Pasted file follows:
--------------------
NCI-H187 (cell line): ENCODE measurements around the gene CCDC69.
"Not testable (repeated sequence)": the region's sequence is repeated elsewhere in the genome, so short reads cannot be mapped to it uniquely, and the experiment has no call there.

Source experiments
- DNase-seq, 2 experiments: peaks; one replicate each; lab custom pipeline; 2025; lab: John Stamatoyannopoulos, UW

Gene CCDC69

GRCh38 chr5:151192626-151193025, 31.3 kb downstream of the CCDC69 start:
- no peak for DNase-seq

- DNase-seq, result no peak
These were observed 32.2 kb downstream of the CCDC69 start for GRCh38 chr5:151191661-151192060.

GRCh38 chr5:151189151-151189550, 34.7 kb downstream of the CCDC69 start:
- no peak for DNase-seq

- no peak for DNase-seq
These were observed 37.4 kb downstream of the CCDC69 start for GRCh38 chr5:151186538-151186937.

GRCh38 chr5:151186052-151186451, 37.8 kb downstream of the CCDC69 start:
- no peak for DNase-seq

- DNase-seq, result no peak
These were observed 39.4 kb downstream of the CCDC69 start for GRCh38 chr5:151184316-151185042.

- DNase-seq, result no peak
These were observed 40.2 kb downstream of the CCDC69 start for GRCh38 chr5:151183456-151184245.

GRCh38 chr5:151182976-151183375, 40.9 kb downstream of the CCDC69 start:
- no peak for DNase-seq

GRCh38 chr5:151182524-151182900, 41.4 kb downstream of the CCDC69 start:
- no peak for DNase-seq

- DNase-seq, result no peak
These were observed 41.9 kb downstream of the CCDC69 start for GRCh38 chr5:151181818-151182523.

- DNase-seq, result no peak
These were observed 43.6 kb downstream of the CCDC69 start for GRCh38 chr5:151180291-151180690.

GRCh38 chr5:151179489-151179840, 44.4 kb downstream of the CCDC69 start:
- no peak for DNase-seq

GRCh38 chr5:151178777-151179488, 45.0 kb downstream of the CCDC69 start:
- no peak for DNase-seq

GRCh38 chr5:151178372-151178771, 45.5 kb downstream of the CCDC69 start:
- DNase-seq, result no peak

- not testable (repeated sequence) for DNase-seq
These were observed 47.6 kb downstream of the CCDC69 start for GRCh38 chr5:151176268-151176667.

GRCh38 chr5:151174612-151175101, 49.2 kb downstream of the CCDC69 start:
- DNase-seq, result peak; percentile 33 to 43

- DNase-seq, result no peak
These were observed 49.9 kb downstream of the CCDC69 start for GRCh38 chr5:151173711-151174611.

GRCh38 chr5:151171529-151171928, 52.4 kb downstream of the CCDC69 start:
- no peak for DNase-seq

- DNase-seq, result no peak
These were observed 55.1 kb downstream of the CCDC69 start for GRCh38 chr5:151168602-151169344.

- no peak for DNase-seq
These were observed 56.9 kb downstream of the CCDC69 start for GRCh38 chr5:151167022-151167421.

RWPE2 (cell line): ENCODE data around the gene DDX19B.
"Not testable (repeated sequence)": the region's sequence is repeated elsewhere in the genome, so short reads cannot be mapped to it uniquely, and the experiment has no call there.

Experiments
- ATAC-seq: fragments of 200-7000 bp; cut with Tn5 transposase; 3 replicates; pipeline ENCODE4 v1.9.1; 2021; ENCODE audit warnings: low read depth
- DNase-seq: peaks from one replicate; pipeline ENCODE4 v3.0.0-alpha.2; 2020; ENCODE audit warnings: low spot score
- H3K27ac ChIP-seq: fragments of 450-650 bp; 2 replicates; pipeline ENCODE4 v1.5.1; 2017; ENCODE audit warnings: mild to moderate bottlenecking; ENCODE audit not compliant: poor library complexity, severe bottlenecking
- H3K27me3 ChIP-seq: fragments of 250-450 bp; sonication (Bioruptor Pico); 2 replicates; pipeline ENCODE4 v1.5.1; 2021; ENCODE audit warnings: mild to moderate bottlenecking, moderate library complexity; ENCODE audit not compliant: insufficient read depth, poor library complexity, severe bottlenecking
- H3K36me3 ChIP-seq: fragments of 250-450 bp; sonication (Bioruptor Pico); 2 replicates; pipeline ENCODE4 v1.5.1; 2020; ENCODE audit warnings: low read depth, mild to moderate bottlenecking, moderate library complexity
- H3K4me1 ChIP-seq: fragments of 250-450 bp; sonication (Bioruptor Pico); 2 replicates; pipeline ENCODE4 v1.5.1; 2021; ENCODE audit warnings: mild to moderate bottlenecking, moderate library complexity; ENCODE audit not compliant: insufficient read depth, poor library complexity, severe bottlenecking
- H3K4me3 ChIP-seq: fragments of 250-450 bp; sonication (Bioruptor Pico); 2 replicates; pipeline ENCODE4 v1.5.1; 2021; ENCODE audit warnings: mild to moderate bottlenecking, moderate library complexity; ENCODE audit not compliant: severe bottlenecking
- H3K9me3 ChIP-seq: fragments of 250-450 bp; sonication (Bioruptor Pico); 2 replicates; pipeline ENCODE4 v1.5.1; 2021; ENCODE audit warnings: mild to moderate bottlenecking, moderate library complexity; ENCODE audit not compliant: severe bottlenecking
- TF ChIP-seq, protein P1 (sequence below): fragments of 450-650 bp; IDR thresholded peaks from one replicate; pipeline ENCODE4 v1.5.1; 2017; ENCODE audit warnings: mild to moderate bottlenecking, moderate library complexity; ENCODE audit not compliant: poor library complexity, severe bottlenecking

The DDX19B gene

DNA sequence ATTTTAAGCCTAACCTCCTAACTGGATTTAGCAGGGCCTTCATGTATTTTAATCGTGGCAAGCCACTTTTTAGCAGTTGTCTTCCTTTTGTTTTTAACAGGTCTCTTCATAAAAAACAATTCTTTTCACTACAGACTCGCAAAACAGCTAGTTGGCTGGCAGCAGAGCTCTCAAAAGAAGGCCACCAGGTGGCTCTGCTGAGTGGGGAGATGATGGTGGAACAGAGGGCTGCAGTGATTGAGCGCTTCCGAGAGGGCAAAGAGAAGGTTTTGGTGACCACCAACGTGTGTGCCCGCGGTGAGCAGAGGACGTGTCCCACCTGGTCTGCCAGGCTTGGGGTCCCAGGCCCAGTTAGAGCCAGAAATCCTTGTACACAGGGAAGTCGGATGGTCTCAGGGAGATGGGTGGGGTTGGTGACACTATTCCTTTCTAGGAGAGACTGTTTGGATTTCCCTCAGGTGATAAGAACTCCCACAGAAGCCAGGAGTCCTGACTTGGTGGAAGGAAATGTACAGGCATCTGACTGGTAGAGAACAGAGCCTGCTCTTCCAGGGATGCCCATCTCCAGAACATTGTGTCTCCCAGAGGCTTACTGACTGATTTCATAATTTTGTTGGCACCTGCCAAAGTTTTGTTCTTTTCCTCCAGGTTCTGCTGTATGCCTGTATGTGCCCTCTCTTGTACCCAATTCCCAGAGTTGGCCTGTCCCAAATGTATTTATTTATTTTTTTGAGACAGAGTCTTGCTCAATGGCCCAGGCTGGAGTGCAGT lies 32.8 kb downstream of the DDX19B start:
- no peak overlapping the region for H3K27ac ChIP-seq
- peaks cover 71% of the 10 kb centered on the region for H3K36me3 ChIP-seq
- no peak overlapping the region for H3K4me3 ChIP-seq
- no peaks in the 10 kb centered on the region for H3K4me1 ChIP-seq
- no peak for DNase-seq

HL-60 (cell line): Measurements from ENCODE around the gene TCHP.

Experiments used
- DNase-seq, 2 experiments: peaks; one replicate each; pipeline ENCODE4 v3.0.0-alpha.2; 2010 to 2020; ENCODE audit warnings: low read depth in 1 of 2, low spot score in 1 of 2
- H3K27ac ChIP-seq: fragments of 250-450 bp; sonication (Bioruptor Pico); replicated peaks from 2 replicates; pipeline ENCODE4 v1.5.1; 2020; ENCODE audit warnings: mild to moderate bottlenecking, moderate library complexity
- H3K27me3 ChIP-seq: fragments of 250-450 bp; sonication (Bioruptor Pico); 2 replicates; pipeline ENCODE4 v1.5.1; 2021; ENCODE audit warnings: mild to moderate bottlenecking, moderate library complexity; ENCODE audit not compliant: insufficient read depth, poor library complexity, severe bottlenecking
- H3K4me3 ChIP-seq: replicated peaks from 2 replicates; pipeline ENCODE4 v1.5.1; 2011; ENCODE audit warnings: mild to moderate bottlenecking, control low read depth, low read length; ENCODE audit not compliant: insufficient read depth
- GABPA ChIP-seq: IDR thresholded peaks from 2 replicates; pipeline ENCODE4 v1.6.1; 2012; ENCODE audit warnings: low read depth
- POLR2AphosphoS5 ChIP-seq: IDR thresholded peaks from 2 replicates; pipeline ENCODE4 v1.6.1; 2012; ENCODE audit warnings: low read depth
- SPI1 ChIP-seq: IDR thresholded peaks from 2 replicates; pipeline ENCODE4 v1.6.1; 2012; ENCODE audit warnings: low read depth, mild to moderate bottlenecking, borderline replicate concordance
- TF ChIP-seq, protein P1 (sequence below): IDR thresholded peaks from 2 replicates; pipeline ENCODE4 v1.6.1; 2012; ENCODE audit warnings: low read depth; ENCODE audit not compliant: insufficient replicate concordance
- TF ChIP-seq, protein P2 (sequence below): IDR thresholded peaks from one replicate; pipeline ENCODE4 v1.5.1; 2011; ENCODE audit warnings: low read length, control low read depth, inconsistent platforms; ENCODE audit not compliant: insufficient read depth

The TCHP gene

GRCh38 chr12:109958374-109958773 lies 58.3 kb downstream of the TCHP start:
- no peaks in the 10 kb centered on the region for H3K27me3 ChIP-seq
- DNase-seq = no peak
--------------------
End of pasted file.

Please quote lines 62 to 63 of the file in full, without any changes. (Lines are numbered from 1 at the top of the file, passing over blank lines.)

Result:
- no peak overlapping the region for H3K4me3 ChIP-seq
- no peaks in the 10 kb centered on the region for H3K4me1 ChIP-seq